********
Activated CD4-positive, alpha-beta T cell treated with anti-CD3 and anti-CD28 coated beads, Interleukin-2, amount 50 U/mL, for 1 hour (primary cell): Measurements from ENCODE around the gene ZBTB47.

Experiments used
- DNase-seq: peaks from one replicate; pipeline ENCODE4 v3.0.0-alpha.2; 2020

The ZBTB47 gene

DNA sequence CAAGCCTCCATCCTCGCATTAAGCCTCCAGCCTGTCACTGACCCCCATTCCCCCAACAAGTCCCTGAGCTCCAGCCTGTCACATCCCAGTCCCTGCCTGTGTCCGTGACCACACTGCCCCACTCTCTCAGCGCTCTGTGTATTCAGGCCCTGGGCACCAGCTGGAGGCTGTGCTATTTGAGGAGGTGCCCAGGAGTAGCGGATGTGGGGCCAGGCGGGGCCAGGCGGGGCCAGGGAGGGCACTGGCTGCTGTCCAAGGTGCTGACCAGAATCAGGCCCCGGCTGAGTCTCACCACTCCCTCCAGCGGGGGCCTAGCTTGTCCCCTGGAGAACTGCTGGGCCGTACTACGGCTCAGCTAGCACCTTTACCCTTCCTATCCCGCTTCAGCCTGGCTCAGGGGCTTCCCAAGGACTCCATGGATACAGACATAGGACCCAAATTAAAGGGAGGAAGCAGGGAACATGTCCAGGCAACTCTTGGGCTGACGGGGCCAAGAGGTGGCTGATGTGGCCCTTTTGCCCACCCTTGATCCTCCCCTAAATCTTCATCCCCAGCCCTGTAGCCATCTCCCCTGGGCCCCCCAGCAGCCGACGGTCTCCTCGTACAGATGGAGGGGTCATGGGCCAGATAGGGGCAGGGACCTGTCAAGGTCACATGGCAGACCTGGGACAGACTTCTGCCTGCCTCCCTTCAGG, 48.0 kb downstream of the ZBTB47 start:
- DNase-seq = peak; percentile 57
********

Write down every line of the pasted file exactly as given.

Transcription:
Activated CD4-positive, alpha-beta T cell treated with anti-CD3 and anti-CD28 coated beads, Interleukin-2, amount 50 U/mL, for 1 hour (primary cell): Measurements from ENCODE around the gene ZBTB47.

Experiments used
- DNase-seq: peaks from one replicate; pipeline ENCODE4 v3.0.0-alpha.2; 2020

The ZBTB47 gene

DNA sequence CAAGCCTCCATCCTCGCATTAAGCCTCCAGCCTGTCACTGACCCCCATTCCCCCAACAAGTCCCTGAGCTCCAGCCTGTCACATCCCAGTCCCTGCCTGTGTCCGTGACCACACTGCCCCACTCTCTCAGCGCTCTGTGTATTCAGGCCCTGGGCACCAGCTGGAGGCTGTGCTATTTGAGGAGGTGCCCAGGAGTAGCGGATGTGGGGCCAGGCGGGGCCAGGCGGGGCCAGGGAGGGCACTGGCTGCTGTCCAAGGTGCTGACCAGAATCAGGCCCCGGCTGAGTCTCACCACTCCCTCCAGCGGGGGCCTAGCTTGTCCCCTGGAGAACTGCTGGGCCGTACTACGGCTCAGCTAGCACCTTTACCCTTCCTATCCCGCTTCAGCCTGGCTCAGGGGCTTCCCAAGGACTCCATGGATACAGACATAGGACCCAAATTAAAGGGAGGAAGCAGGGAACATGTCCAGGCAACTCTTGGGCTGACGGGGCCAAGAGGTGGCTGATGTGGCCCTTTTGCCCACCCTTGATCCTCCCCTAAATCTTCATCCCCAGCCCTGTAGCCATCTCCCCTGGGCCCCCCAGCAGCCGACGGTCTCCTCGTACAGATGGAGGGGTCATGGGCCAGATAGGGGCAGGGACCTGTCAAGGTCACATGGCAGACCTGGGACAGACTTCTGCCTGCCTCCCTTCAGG, 48.0 kb downstream of the ZBTB47 start:
- DNase-seq = peak; percentile 57